September 11, 2019

The uninsured rate just rose for the first time in nearly a decade. See the impact, mapped.

Daily Briefing

    U.S. Census Bureau data released Tuesday shows the country's uninsured rate increased from 7.9% in 2017 to 8.5% in 2018, marking the first year-to-year increase reflected in Census data since 2008 to 2009, when the United States was at the highest point of the Great Recession.

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    The data is based on information collected from the Census Bureau's Current Population Survey Annual Social and Economic Supplement and its American Community Survey. The Bureau said the data "presents statistics on health insurance coverage in the United States in 2018 and changes in health insurance coverage between 2017 and 2018."

    According to Politico, the Census figures are "considered the authority on insurance numbers."

    Uninsured rate rises

    Overall, about 27.5 million U.S. residents were uninsured in 2018, which was up by about two million people when compared with 2017, according to the data. The data showed that the uninsured rate among U.S. residents age 18 and younger increased by 0.6 percentage points between 2017 and 2018, rising to 5.5%, or about 4.3 million children.

    The Census data suggests much of the uninsured rate growth stemmed from declines in Medicaid enrollment. The data show Medicaid enrollment fell by 0.7 percentage points, or about two million individuals, from 18.5% in 2017 to 17.9% in 2018. The percentage of people enrolled in employer-sponsored coverage and private marketplace plans fell by smaller margins, dropping by 0.3 percentage points and 0.2 percentage points, respectively.

    Meanwhile, enrollment in Medicare increased slightly, by 0.4%. Census officials said the increase in Medicare enrollment likely was tied to United States' gradually aging population:

    The report also found consistently higher uninsured rates among low-income individuals living in states that have not expanded their Medicaid programs under the Affordable Care Act, particularly when compared with states that have expanded Medicaid.

    The state with the highest uninsured rate in 2018 was Texas, at 17.7%, followed by Oklahoma, at 14.2%. By comparison, the state with the lowest uninsured rate in 2018 was Massachusetts at 2.8%, followed by Washington, D.C., at 3.2%.

    The data also showed consistent racial disparities in insurance coverage. For instance, the uninsured rate among Hispanics increased by one percentage point from 2017 to 2018, which was the largest increase among any racial or ethnic group.

    Discussion

    The increase in the U.S. uninsured rate occurred as the country's economy strengthened, the Census data shows. The U.S. poverty rate decreased by 0.5 percentage points to 11.8%, marking the country's lowest poverty rate since 2001. The country's unemployment rate also decreased from 2017 to 2018, and median incomes increased by 3.3%.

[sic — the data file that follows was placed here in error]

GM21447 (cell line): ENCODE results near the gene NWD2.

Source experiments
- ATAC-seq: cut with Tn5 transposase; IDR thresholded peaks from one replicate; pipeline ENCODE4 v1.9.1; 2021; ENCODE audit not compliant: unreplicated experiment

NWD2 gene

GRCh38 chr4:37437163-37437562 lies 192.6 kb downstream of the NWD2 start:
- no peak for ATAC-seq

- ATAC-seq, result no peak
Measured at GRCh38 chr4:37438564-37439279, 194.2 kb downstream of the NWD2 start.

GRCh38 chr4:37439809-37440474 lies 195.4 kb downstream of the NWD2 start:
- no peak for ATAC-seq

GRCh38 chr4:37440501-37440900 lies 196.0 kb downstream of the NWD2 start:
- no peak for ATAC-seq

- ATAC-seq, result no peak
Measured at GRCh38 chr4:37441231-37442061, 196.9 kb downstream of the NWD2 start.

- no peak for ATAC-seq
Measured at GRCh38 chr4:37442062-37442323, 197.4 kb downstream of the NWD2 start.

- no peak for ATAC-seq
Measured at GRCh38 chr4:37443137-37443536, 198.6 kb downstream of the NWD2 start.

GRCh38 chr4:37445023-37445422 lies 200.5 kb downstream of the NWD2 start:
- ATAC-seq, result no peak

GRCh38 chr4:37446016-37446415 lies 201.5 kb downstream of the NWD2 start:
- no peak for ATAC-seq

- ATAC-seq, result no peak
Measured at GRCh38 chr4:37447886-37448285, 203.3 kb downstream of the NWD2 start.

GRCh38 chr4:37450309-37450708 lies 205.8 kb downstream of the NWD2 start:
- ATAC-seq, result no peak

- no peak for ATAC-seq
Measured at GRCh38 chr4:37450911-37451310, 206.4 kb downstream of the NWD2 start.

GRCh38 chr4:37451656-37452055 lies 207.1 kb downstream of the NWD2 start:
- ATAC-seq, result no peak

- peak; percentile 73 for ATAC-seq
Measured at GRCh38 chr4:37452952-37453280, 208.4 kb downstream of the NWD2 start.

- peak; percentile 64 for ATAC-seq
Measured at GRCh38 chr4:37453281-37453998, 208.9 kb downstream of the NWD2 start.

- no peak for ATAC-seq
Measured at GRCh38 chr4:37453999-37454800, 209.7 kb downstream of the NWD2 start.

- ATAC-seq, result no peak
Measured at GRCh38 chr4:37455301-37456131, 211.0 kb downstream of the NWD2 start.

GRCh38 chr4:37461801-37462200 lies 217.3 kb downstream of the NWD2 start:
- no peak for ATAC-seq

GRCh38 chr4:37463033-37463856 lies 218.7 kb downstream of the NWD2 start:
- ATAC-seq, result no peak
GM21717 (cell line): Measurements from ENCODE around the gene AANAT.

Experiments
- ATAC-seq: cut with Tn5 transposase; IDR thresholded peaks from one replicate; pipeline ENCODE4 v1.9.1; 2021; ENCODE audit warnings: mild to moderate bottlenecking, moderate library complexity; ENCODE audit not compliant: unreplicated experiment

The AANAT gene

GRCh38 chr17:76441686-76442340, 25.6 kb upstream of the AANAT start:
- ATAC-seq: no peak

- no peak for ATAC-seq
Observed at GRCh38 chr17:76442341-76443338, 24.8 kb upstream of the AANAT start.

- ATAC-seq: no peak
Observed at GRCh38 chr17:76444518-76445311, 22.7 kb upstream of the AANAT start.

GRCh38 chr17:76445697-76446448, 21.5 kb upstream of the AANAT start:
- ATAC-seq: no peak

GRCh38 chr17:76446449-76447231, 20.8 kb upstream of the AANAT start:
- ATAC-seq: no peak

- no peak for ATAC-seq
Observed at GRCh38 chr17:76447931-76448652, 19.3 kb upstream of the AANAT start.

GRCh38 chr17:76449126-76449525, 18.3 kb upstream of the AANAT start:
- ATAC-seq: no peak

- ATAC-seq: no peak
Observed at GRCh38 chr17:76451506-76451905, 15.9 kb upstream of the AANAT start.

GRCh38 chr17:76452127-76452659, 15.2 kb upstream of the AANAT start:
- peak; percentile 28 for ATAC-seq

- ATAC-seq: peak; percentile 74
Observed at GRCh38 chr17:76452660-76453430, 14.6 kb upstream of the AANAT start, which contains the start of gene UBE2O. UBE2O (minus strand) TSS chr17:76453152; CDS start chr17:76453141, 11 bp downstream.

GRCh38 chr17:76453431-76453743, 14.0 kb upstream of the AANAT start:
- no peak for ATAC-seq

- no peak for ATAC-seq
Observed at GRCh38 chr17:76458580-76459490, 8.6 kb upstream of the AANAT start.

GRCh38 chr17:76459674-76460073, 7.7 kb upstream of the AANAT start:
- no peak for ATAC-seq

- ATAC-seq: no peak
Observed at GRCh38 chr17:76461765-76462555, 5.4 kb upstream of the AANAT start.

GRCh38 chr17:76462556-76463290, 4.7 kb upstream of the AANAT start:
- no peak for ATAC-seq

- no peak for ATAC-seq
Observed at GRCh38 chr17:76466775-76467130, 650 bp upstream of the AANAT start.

According to Politico, HHS did not immediately provide comment on the data.

    Larry Levitt, EVP for health policy at the Kaiser Family Foundation, said decrease in the unemployment rate has not had an effect on the country's uninsured rate because "[t]he jobs low-income people are getting often don't come with health benefits. So job-based health insurance isn't growing, even in an economy with low unemployment."

    House Speaker Nancy Pelosi (D-Calif.) blamed the Trump administration's "cruel health care sabotage" for the increasing the uninsured rate. According to the New York Times, some observers have pointed to the administration's actions to cut spending on advertising and enrollment-assistance programs and strengthen Medicaid enrollment verification as reasons for the enrollment decline in both Medicaid and private market plans.

    Joan Alker, executive director of the Georgetown University Center for Children and Families, said, "If you increase red tape you are going to lose people, many of whom are actually eligible for the coverage." She noted that the uninsured rate increase among U.S. children is particularly concerning after seeing years of declines. "Unless things change immediately, this progress is at riskā€”and our children and their families will pay the price," she said.

    However, Tomas Philipson, acting head of the administration's Council of Economic Advisers, said the data suggests President Trump's policies are working. "Employment is the best way out of poverty. President Trump's critics wrongly assert that government programs and handouts are the only way to lift people out of poverty, but [the Census] data tells a different story"  (Pradhan, Politico, 9/10; Scott, Vox, 9/10; Luhby, CNN, 9/10; Goldstein/Long, Washington Post, 9/10; Romoser, Inside Health Policy, 9/10 [subscription required]; Casselman et al., New York Times, 9/11; Census Bureau report, September 2019).

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